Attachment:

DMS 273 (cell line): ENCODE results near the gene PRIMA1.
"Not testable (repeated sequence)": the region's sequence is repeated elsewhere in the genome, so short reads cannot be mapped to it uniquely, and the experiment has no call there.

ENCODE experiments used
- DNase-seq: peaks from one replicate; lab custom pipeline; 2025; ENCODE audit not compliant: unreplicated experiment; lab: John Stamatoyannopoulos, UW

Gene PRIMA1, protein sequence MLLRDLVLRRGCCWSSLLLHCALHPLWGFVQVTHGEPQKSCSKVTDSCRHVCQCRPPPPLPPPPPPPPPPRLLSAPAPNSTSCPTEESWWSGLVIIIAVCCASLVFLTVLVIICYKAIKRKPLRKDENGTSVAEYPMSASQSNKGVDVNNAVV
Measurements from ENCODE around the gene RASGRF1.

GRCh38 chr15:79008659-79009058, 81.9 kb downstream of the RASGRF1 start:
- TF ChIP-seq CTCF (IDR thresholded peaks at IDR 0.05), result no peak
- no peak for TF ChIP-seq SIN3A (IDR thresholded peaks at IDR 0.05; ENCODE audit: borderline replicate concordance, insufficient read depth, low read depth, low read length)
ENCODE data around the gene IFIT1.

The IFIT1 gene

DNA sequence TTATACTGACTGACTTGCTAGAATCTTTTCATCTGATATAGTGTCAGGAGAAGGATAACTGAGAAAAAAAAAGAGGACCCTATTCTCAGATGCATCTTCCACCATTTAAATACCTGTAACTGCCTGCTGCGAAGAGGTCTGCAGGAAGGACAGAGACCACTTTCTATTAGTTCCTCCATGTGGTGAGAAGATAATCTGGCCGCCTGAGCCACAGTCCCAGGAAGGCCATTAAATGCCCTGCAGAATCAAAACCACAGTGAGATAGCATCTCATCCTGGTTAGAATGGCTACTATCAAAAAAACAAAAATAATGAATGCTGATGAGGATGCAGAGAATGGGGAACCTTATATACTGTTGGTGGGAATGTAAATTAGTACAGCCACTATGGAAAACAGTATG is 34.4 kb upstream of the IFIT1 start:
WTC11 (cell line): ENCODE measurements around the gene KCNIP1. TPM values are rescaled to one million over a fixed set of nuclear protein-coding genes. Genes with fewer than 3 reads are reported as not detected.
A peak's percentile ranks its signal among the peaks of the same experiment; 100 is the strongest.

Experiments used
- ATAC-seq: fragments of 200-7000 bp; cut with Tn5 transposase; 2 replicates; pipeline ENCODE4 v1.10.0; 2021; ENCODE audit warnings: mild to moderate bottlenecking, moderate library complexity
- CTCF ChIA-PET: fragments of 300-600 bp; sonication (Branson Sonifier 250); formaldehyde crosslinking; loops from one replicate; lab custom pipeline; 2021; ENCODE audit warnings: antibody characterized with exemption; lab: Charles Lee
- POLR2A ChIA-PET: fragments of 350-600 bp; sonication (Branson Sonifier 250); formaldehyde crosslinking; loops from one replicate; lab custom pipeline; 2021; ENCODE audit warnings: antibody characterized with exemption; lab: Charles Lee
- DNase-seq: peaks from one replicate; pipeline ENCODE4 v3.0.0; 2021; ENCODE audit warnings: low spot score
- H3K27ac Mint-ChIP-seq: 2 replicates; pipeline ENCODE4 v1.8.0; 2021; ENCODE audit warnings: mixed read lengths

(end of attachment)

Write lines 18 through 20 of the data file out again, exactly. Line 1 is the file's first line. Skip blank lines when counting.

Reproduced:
- POLR2A ChIA-PET: fragments of 350-600 bp; sonication (Branson Sonifier 250); formaldehyde crosslinking; loops from one replicate; lab custom pipeline; 2021; ENCODE audit warnings: antibody characterized with exemption; lab: Charles Lee
- DNase-seq: peaks from one replicate; pipeline ENCODE4 v3.0.0; 2021; ENCODE audit warnings: low spot score
- H3K27ac Mint-ChIP-seq: 2 replicates; pipeline ENCODE4 v1.8.0; 2021; ENCODE audit warnings: mixed read lengths